In December 2006 Burlington commenced this action against Guma for a judgment declaring that it was not obligated to defend Guma in the underlying action or indemnify Guma for any liability attributed to it. In November 2007 Guma moved for summary judgment declaring that Burlington is obligated to defend it in the underlying action and to indemnify it for any recovery by Sorrentino against it in the underlying action. In its motion, Guma contended that the disclaimer was untimely (see Insurance Law § 3420[d]). Burlington opposed the motion and, in reply, Guma argued that a reading of the allegations in the complaint suggested a reasonable possibility of coverage, and that Burlington consequently had a duty to defend it, which duty is broader than its obligation to indemnify. In an order dated March 13, 2008, the Supreme Court granted that branch of Guma's motion which for summary judgment declaring that Burlington has an obligation to defend Guma in the underlying action, and "referred" the indemnity issue to the trial court in the underlying action.
Initially, Burlington argues that the Supreme Court improperly considered an argument raised for the first time in reply papers. We disagree. We recognize that, ordinarily, courts do not consider issues first mentioned in reply in support of a motion for summary judgment (see Matter of Forest Riv., Inc. v Stewart, 34 AD3d 474; Calderone v Harrel, 237 AD2d 318). The reason behind this rule is to prevent the opposing party from being deprived of a fair opportunity to respond to the argument. Here, Burlington, in its brief, does not contend that it suffered any prejudice as a result of the new argument raised by Guma in its reply affirmation; nor does it contend that it would have offered additional or different evidence in opposing the argument. Thus, under the circumstances of this case, we find that the Supreme Court providently exercised its discretion in considering the argument raised in the reply affirmation submitted by Guma (see generally Feliciano v New York City Health & Hosps. Corp., 62 AD3d 537, 538; Home Ins. Co. v Leprino Foods Co., 7 AD3d 471, 472; Davison v Order Ecumenical, 281 AD2d 383; cf. Held v Kaufman, 91 NY2d 425, 430).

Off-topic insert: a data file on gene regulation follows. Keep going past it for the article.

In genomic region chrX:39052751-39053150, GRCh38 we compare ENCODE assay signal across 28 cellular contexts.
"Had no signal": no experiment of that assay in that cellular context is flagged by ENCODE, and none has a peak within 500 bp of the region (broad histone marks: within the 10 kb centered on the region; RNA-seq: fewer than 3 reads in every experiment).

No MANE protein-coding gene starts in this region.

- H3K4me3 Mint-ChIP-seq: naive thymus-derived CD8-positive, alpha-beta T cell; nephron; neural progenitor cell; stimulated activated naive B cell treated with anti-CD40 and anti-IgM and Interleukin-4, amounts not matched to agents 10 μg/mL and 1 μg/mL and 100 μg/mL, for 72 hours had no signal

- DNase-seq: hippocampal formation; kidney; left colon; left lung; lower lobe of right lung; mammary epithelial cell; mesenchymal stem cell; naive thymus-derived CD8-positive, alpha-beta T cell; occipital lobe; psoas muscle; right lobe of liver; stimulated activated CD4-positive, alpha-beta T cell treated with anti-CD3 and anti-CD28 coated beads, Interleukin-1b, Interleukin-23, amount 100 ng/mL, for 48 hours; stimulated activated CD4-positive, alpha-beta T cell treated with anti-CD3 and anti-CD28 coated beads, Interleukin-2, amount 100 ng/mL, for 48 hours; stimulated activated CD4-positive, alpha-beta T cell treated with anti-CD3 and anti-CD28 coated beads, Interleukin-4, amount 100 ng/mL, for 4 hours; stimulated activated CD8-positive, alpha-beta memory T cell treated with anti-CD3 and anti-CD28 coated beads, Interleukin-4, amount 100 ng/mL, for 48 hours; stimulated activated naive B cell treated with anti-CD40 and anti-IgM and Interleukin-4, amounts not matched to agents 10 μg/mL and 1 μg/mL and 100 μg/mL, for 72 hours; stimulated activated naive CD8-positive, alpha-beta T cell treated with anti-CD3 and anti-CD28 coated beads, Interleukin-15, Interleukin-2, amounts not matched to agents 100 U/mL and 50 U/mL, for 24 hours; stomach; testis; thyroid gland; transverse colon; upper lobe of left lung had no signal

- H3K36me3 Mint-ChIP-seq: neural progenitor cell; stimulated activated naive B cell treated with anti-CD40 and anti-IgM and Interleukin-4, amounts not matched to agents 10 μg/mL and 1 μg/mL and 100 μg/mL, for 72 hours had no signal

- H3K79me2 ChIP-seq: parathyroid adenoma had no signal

Burlington also contends that the Supreme Court's determination that it has a duty to defend Guma was premature because discovery in this action had not yet been completed. However, since the allegations in the complaint suggest a reasonable possibility of coverage, Guma is entitled to summary judgment declaring that Burlington has an obligation to defend it in the underlying action (see Automobile Ins. Co. of Hartford v Cook, 7 NY3d 131, 137). Any evidence that would be obtained through discovery would be irrelevant on this issue since "[e]ven where there exist extrinsic facts suggesting that the claim may ultimately prove meritless or outside the policy's coverage, the insurer cannot avoid its commitment to provide a defense" (Fitzpatrick v American Honda Co., 78 NY2d 61, 65-66).
Burlington is correct, on the other hand, that the Supreme Court erred in "referring" the indemnification issue to the trial court in the underlying action, to which Burlington is not a party. Moreover, "[i]t is generally recognized that, even where common facts exist, it is prejudicial to insurers to have the issue of insurance coverage tried before the jury that considers the underlying liability claims" (Christensen v Weeks, 15 AD3d 330, 331; see Kelly v Yannotti, 4 NY2d 603).
The parties' remaining contentions are without merit or not properly ...